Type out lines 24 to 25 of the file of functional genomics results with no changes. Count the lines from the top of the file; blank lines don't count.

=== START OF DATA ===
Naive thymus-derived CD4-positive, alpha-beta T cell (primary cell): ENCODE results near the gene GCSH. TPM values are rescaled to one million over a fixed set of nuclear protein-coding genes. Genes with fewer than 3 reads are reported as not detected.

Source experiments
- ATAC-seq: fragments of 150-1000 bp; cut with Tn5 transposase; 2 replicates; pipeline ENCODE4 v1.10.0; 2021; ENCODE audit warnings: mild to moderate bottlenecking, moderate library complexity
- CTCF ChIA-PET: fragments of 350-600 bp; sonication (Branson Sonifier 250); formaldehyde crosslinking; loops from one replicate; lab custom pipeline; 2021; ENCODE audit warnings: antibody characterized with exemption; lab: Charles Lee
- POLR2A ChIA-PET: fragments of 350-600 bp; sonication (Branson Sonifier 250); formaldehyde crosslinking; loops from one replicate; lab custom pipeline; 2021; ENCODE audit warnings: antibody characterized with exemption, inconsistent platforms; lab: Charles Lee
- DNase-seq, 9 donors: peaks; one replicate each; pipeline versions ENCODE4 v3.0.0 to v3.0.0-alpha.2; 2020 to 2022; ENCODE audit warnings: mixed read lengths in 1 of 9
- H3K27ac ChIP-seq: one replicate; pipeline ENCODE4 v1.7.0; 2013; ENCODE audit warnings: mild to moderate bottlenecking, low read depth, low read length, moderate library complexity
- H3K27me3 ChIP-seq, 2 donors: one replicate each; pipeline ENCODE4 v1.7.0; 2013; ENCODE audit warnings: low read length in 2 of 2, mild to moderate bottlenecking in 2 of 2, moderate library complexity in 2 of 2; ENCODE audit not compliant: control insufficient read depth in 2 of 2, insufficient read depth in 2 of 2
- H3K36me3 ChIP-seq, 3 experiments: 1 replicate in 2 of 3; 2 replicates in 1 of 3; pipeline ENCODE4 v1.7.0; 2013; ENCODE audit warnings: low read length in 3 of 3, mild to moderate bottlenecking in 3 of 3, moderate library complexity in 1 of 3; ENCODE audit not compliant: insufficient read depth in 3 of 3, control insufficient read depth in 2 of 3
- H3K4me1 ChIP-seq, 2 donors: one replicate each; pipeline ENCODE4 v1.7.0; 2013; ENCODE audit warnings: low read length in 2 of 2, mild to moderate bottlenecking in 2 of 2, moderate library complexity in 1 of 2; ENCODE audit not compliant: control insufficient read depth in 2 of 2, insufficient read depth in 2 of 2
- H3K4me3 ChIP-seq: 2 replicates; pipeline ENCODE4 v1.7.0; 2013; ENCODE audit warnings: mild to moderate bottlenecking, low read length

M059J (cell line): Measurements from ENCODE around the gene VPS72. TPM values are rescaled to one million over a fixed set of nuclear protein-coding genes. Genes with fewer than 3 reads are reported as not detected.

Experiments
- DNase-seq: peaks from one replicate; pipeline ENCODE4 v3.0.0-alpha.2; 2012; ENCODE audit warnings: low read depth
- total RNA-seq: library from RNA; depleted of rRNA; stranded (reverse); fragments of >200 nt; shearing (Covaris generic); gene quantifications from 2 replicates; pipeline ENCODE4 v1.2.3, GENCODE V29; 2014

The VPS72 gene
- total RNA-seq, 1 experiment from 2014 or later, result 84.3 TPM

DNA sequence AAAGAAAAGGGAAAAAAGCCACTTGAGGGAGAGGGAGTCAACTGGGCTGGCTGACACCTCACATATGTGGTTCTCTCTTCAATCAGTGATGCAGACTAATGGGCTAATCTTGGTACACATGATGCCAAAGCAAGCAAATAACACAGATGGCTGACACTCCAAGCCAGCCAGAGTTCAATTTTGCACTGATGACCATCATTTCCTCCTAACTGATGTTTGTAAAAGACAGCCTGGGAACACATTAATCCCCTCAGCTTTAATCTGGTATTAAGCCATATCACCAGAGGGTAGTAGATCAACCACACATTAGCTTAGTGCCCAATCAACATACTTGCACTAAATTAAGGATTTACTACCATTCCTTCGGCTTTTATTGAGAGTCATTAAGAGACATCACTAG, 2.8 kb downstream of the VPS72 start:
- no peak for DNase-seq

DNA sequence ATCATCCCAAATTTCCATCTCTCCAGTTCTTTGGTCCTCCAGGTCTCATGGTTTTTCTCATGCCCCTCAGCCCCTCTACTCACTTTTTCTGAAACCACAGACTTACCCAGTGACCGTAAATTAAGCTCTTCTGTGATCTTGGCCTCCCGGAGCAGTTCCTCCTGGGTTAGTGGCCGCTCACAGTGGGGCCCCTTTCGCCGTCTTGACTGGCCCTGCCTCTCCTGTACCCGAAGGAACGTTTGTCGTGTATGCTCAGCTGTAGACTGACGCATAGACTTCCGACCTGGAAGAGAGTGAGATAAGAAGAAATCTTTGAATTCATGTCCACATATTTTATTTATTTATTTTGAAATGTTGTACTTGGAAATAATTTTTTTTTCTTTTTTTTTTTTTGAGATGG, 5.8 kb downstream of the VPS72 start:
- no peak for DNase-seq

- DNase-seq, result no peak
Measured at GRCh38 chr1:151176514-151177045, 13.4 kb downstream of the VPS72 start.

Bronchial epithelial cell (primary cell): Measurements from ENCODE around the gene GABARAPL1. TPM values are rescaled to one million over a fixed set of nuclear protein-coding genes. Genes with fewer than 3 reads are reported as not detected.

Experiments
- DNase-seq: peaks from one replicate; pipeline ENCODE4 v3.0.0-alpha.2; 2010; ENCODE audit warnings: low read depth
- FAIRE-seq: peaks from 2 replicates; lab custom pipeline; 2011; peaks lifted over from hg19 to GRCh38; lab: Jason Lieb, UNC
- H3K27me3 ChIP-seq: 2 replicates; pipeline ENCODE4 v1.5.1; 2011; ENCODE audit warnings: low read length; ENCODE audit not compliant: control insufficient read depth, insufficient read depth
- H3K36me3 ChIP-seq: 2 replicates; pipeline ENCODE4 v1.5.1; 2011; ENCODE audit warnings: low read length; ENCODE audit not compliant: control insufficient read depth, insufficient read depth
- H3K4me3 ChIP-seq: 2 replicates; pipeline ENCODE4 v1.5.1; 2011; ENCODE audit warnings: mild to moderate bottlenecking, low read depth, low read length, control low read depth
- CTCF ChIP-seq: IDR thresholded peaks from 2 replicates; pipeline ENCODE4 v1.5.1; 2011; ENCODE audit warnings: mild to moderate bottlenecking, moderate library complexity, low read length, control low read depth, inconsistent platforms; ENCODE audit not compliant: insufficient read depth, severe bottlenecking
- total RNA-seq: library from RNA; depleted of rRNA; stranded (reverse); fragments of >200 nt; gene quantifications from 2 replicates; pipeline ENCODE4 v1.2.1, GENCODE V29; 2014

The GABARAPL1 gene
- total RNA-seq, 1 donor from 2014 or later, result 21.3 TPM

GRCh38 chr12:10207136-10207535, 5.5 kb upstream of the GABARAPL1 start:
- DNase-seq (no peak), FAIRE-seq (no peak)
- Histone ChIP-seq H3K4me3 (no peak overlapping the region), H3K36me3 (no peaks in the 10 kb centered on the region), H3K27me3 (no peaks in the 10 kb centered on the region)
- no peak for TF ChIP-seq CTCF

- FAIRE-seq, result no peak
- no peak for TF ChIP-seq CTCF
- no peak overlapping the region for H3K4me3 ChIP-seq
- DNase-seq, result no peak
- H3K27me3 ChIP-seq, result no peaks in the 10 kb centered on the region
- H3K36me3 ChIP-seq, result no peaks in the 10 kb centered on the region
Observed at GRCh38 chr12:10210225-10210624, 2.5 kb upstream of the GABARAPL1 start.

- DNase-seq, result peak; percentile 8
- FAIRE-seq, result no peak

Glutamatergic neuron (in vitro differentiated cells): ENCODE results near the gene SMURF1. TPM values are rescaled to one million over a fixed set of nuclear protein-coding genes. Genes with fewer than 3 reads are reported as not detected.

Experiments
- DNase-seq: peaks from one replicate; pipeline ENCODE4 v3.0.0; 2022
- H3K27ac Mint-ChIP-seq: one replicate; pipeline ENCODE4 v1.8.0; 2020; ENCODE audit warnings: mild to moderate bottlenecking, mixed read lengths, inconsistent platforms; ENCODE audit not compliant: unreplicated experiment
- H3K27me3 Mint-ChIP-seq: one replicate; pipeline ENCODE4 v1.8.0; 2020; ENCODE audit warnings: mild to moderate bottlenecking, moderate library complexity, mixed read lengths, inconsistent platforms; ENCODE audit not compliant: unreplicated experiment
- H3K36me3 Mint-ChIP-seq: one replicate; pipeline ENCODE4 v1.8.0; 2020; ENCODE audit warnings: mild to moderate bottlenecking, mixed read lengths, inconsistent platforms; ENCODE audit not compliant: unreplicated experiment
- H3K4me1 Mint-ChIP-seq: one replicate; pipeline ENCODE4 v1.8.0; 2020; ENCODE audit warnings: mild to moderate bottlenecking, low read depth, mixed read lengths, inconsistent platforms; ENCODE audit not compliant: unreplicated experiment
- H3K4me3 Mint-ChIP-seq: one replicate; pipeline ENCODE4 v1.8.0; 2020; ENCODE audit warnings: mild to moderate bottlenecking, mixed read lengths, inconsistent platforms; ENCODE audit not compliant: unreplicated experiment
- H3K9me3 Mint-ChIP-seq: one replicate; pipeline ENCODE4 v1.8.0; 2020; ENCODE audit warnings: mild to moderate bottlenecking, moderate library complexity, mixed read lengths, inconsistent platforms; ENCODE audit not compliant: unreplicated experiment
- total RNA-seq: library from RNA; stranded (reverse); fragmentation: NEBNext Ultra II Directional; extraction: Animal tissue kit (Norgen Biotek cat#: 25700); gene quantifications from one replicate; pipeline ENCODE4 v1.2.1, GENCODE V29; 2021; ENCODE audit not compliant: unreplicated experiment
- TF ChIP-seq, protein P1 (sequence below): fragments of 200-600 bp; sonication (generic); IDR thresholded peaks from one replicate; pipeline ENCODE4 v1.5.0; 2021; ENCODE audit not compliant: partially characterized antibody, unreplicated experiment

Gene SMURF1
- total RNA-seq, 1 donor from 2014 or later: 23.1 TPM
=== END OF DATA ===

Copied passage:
Bronchial epithelial cell (primary cell): Measurements from ENCODE around the gene GABARAPL1. TPM values are rescaled to one million over a fixed set of nuclear protein-coding genes. Genes with fewer than 3 reads are reported as not detected.

Experiments